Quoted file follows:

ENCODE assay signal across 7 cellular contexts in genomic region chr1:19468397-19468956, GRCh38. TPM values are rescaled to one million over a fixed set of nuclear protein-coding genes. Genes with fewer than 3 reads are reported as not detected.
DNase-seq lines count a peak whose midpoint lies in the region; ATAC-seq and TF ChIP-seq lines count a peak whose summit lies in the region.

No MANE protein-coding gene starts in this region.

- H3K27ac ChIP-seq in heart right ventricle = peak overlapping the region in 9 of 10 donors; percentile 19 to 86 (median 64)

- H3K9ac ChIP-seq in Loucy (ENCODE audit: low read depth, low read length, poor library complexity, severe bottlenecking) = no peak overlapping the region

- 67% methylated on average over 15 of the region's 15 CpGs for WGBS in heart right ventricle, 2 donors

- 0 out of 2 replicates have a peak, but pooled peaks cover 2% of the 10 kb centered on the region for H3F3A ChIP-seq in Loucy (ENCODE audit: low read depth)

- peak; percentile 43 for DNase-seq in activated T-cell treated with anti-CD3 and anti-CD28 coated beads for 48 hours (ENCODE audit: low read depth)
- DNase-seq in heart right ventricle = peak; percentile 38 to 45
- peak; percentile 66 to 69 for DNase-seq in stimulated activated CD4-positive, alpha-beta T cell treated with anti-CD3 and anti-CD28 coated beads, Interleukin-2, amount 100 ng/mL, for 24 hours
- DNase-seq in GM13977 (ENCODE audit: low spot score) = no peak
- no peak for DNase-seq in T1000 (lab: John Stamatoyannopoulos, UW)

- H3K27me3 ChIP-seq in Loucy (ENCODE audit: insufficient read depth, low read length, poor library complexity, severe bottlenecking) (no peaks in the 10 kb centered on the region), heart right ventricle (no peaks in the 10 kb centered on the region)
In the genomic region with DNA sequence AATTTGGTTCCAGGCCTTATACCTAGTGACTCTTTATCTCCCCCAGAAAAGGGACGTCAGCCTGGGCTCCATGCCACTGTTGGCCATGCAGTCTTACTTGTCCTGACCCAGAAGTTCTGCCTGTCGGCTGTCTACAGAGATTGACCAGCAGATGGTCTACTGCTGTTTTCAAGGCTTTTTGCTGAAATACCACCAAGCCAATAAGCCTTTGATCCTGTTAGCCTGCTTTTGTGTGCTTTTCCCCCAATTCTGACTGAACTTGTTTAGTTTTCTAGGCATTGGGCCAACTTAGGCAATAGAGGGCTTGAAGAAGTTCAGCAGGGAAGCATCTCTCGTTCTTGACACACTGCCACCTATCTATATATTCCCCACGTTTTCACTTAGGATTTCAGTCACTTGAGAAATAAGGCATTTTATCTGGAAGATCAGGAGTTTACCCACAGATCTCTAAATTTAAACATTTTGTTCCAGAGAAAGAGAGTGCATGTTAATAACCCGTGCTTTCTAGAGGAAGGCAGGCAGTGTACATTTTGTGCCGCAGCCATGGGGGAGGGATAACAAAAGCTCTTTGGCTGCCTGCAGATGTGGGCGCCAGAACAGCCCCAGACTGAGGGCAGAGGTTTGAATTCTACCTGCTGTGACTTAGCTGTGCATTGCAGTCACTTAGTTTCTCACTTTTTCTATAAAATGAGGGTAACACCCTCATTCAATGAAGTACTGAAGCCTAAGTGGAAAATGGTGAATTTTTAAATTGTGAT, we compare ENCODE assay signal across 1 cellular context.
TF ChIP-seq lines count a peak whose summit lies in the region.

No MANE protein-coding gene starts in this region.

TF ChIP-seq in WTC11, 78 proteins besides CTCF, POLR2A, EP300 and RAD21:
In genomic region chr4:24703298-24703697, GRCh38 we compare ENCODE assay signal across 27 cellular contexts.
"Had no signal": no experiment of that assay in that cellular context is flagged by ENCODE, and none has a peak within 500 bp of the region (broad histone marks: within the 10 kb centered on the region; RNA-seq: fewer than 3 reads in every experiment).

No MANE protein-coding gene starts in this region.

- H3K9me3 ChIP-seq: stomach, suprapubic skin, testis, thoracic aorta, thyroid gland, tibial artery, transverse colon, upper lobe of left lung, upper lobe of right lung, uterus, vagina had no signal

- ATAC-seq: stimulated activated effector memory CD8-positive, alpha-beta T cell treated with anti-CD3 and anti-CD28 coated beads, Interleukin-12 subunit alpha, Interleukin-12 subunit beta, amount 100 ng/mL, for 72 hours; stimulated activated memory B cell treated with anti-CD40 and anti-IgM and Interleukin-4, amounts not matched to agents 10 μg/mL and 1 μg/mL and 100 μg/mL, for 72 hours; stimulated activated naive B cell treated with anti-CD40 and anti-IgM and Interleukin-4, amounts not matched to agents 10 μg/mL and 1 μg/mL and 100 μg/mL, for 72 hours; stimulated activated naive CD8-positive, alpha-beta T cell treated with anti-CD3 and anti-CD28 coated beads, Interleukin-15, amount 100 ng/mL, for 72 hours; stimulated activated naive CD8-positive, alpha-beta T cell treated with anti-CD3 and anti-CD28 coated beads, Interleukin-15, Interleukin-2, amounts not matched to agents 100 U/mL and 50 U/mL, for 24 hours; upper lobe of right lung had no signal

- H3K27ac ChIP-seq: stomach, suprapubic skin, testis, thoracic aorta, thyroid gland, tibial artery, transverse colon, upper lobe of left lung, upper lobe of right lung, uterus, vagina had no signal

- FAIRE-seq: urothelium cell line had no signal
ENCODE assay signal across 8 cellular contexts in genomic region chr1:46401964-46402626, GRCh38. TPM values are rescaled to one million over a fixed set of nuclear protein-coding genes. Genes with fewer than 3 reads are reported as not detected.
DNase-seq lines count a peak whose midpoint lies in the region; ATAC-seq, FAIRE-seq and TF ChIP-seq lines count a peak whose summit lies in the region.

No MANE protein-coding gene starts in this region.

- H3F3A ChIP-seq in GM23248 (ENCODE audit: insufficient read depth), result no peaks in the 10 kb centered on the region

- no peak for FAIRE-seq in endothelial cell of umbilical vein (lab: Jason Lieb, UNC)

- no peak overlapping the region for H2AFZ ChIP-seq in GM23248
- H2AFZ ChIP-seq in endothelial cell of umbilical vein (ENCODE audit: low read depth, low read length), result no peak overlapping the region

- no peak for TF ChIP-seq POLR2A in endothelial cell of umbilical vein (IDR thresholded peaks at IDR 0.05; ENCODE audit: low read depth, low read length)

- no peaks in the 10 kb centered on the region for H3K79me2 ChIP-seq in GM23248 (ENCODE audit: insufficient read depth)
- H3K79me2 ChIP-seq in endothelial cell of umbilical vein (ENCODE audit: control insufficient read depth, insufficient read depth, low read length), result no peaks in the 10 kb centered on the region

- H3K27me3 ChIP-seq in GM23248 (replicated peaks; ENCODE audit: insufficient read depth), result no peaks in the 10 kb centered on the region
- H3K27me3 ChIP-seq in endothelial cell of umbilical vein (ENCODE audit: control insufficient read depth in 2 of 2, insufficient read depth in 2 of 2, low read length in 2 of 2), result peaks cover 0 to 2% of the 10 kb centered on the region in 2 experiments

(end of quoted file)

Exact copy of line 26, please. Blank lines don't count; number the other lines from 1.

DNase-seq lines count a peak whose midpoint lies in the region; ATAC-seq, FAIRE-seq and TF ChIP-seq lines count a peak whose summit lies in the region.